Thalia herself is a very determined young woman, willing to do anything for this act of revenge. Her conviction is admirable even if it is incredibly risky. She was pretty well developed into an interesting character in her own right. She also helped to reveal more about James that is not much shared around his fellow guild members, which was an excellent aid to making his character more clearly multi-faceted. I really appreciated the way the bond they formed helped to bring out other sides to each of them but didn't pull them away from their goals, which I would have found unrealistic having gotten to know Thalia and seen her resolve and her motivation. The side characters of Rand and Bacchus, James' guild partners, were very enjoyable to have there and sometimes I found myself wishing they got to play a bit of a larger role. For a short novella, though, I did enjoy the characterization that was developed. 

I'm definitely curious to know how James will play into Midnight Thief as well as to see how the characters that feature in it fit within the world that has been introduced here. I hope that it gets expanded on more and I hope the implications of things implied here are fleshed out but I think Poison Dance is a great prequel novella. It has its own story but still serves as a great starting point for the series to follow.


Review: Fire & Flood by Victoria Scott

Fire & Flood by Victoria Scott.

Fire & Flood #1.
Published: February 25, 2014.
Published by: Scholastic Press.
Source: Requested an ARC from the publisher in exchange for a fair and honest review. Thank you, Scholastic Canada!

Goodreads Synopsis:
A modern day thrill ride, where a teen girl and her animal companion must participate in a breathtaking race to save her brother's life—and her own. 

Tella Holloway is losing it. Her brother is sick, and when a dozen doctors can't determine what's wrong, her parents decide to move to Montana for the fresh air. She's lost her friends, her parents are driving her crazy, her brother is dying—and she's helpless to change anything.

Until she receives mysterious instructions on how to become a Contender in the Brimstone Bleed. It's an epic race across jungle, desert, ocean, and mountain that could win her the prize she desperately desires: the Cure for her brother's illness. But all the Contenders are after the Cure for people they love, and there's no guarantee that Tella (or any of them) will survive the race.

The jungle is terrifying, the clock is ticking, and Tella knows she can't trust the allies she makes. And one big question emerges: Why have so many fallen sick in the first place?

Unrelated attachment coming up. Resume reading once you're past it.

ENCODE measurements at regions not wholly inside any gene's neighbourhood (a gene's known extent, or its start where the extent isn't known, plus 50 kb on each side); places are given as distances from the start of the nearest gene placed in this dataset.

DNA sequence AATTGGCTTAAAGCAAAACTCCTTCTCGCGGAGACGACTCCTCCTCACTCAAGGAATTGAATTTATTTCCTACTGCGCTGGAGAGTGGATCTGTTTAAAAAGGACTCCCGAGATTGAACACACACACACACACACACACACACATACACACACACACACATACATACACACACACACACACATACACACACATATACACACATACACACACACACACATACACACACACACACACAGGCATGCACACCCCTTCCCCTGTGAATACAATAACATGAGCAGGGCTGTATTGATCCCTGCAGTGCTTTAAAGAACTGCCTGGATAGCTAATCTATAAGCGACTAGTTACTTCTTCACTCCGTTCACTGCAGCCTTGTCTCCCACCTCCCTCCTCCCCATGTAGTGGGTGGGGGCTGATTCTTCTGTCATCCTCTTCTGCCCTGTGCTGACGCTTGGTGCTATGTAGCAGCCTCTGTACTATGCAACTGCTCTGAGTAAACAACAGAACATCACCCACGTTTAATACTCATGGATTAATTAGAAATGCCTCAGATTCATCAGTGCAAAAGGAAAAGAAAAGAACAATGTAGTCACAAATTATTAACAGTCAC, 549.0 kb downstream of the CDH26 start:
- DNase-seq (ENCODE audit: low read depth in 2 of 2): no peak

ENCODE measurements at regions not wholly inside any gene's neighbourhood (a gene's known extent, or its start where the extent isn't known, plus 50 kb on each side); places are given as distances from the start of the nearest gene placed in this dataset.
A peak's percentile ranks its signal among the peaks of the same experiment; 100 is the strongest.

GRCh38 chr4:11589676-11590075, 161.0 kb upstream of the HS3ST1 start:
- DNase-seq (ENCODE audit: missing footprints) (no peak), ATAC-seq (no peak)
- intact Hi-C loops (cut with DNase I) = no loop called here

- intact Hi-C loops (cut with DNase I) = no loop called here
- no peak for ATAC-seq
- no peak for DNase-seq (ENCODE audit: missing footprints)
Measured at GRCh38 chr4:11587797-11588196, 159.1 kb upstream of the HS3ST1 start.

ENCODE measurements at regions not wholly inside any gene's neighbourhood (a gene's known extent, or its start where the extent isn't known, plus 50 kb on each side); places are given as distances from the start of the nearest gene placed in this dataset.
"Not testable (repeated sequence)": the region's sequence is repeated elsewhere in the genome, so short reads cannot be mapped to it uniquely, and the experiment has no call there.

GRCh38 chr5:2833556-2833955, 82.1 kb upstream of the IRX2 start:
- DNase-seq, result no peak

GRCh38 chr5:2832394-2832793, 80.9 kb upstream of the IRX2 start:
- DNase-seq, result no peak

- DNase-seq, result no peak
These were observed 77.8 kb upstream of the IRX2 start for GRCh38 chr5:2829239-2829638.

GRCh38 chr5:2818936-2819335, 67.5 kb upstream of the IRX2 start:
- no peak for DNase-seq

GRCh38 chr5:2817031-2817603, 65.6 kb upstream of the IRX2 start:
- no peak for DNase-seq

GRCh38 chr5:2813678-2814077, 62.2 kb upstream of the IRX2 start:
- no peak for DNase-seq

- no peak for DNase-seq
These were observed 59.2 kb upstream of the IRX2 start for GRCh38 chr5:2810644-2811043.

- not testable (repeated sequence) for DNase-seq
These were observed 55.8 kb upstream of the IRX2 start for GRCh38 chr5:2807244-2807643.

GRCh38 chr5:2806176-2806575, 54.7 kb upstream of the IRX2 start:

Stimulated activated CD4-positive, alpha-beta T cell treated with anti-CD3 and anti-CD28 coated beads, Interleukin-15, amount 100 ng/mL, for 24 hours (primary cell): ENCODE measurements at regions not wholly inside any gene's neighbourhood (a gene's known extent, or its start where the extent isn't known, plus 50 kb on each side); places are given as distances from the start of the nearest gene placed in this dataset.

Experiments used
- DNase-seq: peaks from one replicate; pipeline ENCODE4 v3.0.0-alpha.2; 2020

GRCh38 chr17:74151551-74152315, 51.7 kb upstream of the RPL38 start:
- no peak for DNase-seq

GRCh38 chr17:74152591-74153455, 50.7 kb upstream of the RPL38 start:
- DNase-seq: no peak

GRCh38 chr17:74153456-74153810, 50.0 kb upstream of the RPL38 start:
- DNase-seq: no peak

My Review:

Fire & Flood is an exciting survive-and-thrive type story that definitely caught and kept my attention. An entertaining and original main character leads a cast of interesting and surprising characters in what is overall a rather intense and mostly enjoyable novel.

One of the original selling point of the book for me was the Brimstone Bleed, the "epic race" that provides the main action. I was glad to find that this element was definitely what I hoped it would be: a difficult survival challenge with obstacles to overcome and fierce competitors to deal with. The varied pacing of the race and the emotion of the high-stakes pressure mixed with the often quieter moments of getting to know the characters made for a very readable novel in the sense that I didn't have time to get bored with the action, but I was still able to keep up well. There was clearly attention paid to the movement of the plot and it pays off.

In particular I really enjoyed the main character, Tella. She is very different from the typical heroine found in this kind of YA novel. She is a girly girl at heart - she struggles with her hair, she loves her nail polish and she longs for a day of shopping and spa-going. But like some of the strongest heroines out there, Tella has something worth fighting for - her brother. He needs the Cure desperately and Tella is his only hope. The way she stays true to her proudly feminine self but is still able to dig down and find it inside her to face the challenges the Brimstone Bleed throws her way is not only incredibly impressive (she faces down some scary tough obstacles) but also is great proof that there is no one type of good heroine. Tella shows that girls don't have to ignore or suppress their feminine side in order to face challenges and survive in extreme conditions. That is not only admirable but also very important today when girly girls seem to have no place in action/adventure type stories. Tella breaks the mold of typical YA heroines but still proves herself worthy of a spot on the list.